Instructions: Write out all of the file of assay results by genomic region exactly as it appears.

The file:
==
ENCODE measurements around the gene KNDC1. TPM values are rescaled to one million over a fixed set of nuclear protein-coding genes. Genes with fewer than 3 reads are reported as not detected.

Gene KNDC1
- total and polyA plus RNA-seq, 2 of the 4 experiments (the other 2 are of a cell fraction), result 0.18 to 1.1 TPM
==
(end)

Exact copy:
ENCODE measurements around the gene KNDC1. TPM values are rescaled to one million over a fixed set of nuclear protein-coding genes. Genes with fewer than 3 reads are reported as not detected.

Gene KNDC1
- total and polyA plus RNA-seq, 2 of the 4 experiments (the other 2 are of a cell fraction), result 0.18 to 1.1 TPM